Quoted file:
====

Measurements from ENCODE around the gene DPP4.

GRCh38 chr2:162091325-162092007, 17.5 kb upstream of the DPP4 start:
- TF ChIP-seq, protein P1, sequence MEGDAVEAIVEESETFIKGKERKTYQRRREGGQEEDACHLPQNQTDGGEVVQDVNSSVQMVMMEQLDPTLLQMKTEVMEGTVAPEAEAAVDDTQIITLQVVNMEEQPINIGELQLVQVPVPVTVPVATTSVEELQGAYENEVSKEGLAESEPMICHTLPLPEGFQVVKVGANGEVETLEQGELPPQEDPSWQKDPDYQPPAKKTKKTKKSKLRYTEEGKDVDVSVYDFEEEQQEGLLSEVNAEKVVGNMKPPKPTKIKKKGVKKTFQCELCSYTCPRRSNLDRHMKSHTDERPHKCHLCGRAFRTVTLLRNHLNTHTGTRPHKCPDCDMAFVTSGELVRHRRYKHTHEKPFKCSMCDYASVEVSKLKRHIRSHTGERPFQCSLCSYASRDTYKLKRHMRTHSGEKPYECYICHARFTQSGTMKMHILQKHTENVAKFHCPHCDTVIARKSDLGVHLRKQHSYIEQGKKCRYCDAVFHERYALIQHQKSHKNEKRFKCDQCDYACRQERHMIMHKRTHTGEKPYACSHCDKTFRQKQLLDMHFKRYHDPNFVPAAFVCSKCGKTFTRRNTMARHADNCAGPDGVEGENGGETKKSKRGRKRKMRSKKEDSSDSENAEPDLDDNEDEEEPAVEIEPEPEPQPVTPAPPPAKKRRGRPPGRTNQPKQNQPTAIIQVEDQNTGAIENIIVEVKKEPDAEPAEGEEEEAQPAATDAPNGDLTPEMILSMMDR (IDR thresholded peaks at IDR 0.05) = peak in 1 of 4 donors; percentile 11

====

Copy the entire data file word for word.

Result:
Measurements from ENCODE around the gene DPP4.

GRCh38 chr2:162091325-162092007, 17.5 kb upstream of the DPP4 start:
- TF ChIP-seq, protein P1, sequence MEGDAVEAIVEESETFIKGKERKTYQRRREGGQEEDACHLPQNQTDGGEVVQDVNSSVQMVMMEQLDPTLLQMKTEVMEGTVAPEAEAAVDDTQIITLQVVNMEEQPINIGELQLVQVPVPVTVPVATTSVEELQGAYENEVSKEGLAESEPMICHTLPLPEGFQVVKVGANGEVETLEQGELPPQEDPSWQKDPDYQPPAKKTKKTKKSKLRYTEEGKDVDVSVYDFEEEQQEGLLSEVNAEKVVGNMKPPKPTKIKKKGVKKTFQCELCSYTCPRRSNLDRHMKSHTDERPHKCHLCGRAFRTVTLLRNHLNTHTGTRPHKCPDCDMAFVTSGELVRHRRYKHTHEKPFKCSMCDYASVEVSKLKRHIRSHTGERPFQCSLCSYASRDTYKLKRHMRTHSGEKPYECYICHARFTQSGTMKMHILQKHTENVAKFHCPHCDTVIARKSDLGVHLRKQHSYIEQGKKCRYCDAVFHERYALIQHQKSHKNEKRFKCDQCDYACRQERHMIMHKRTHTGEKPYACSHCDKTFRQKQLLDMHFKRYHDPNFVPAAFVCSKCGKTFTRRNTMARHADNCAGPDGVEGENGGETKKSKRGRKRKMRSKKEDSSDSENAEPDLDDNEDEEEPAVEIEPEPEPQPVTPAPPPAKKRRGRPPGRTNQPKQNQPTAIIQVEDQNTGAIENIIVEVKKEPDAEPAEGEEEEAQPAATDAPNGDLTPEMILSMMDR (IDR thresholded peaks at IDR 0.05) = peak in 1 of 4 donors; percentile 11